Response rate according to region and gastroenterologist type

Respondent characteristics

Of the 242 responding gastroenterologists in active practice, five had an academic practice that did not include patients with celiac disease. Of the remaining 237 gastroenterologists, 184 had a practice that was primarily adult patients, 51 had a practice that was primarily pediatric patients and two had a mixed practice. The characteristics of respondents whose practice included patients with celiac disease are shown in Table 2. Approximately one-half of all respondents had an academic practice, with significantly more pediatric than adult gastroenterologists in academic practice (86% versus 43%; OR 8.4; 95% CI 3.6 to 20; P<0.0001). Each region had a similar proportion of adult and pediatric gastroenterologists.

Characteristics of respondents whose practice included patients with celiac disease

Overall, nearly 40% of respondents had been in practice for 10 years or less. As a group, pediatric gastroenterologists who responded had significantly fewer cumulative years in practice than their adult counterparts. The majority of respondents had between 11 and 100 patients with celiac disease in their practice.

Sources of information

Professional conferences (81%), medical journals (79%) and practice guidelines (67%) were the most common sources of information about celiac disease. Pediatric gastroenterologists were more likely to use conferences and practice guidelines than adult gastroenterologists, and also used practice guidelines more often than adult gastroenterologists who had a primarily academic practice (86% versus 66%; P<0.05). With respect to specific practice guidelines, significantly more adult gastroenterologists were familiar with the AGA guidelines; pediatric gastroenterologists were more familiar with the NASPGHAN guidelines. The 27 respondents (11%) who were not familiar with any practice guideline were all adult gastroenterologists. Slightly more than one-quarter of respondents listed the Canadian Celiac Association (CCA) as a source of information.

Duodenal biopsy practices

Participants were asked whether they routinely performed follow-up duodenal biopsy after diagnosis and their indications for biopsy during long-term follow-up. With respect to routine follow-up biopsy after initiation of a gluten-free diet, 38% almost always and 36% almost never performed a follow-up duodenal biopsy. The practice was significantly more common among adult than pediatric gastroenterologists (46% versus 10%; OR 7.8; 95% CI 2.9 to 22). There was no association between routine biopsy to confirm normal villous architecture and years in practice. The other 26% only performed a repeat duodenal biopsy in select cases. The most common indications were incomplete or inadequate response to a gluten-free diet (69%), persistently abnormal serology or other laboratory values (18%) and normal serology at diagnosis (9%).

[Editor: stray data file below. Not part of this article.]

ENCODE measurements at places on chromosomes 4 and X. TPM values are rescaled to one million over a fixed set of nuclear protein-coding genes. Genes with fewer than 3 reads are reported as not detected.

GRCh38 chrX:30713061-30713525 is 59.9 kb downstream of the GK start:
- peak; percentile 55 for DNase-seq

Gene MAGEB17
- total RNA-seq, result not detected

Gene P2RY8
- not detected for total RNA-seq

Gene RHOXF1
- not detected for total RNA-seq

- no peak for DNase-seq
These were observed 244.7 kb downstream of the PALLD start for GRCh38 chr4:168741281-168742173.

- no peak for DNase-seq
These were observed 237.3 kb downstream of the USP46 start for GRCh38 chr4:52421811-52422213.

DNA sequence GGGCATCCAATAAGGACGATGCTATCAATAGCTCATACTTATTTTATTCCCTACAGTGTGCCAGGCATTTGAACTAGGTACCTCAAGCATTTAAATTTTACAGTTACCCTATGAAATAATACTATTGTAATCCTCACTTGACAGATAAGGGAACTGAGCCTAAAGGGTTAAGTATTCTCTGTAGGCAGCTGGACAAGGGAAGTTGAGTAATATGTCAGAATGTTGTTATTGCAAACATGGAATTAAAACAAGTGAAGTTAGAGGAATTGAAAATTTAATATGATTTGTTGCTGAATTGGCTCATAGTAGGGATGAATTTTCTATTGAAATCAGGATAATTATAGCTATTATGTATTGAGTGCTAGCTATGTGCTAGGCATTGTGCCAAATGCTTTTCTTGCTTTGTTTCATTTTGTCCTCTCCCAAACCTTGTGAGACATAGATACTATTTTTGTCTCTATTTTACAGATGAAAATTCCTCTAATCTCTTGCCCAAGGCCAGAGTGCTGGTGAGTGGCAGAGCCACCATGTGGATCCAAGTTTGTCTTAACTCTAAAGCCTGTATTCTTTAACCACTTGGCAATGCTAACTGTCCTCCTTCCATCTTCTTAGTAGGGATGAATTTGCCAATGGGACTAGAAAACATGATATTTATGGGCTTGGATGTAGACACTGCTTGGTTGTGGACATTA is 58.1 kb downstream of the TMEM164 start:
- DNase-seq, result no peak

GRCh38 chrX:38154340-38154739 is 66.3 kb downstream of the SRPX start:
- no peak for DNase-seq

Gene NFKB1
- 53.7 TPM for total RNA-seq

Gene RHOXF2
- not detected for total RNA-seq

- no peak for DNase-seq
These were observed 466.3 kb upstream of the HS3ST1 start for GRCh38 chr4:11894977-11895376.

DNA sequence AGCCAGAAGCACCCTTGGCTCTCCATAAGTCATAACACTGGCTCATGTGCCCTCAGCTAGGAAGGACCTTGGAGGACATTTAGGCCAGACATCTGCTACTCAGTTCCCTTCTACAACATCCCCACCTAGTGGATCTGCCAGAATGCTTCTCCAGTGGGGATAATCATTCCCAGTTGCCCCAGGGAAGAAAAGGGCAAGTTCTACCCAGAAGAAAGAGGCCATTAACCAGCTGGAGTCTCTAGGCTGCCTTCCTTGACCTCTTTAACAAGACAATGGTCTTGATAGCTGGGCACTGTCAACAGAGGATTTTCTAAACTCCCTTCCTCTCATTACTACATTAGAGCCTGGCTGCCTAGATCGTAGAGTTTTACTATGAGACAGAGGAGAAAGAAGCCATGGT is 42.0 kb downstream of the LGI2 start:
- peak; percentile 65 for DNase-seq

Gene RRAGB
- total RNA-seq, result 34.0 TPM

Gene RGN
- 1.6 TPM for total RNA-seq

The most common indication for duodenal biopsy during long-term follow-up was ongoing symptoms despite claiming adherence to a gluten-free diet (76%). Other reasons included concern of continued consumption of gluten (30%), concern of consumption with negative serology (22%) and to confirm normal histology (25%). Adult gastroenterologists were significantly more likely than pediatric gastroenterologists to perform a biopsy because of concern of continued consumption of gluten (34% versus 16%; P<0.05).

Use of serology

Participants were asked whether and when they performed follow-up serology. The majority of respondents (56%) almost always performed follow-up serological tests (tissue transglutaminase [tTG] antibody, antigliadin antibody or endomysial antibody [EMA]). In contrast to follow-up duodenal biopsy, pediatric gastroenterologists almost always perform follow-up serology more often than their adult counterparts (86% versus 48%; P<0.01). Of the remainder, 29% almost never performed follow-up serology. Those who did not provide routine long-term follow-up care were significantly more likely to almost never perform follow-up serology (57% versus 20%; P<0.01).

The timing of follow-up serology varied depending on how frequently the respondent reported performing the test. Those who perform routine follow-up serology ‘almost always’ tended to test early, with 16% first testing at three months, 57% at six months and 26% first testing at one year. Those who did not perform follow-up serology routinely tested later, with 47.4% waiting six months after initiation of a gluten-free diet and 42.1% waiting one year. The remaining 10.5% reported that their practices were highly variable or that they waited nine months. These rates did not vary significantly with practice demographics or between subgroups, including pediatric and adult gastroenterologists, and those who almost always provided follow-up care versus those who did not.

Long-term follow-up care

Participants were asked to indicate either the frequency of routine long-term follow-up or reasons for not providing routine follow-up. Three-quarters of respondents reported providing routine long-term follow-up care to patients with celiac disease. There were seven respondents who indicated both their long-term follow-up practices and reasons for not providing long-term follow-up. These responses were not included in the analysis of long-term follow-up practices because they could not be accurately categorized. There was no significant difference in the proportion of adult (75%) and pediatric (82%) gastroenterologists who provided routine long-term follow-up care.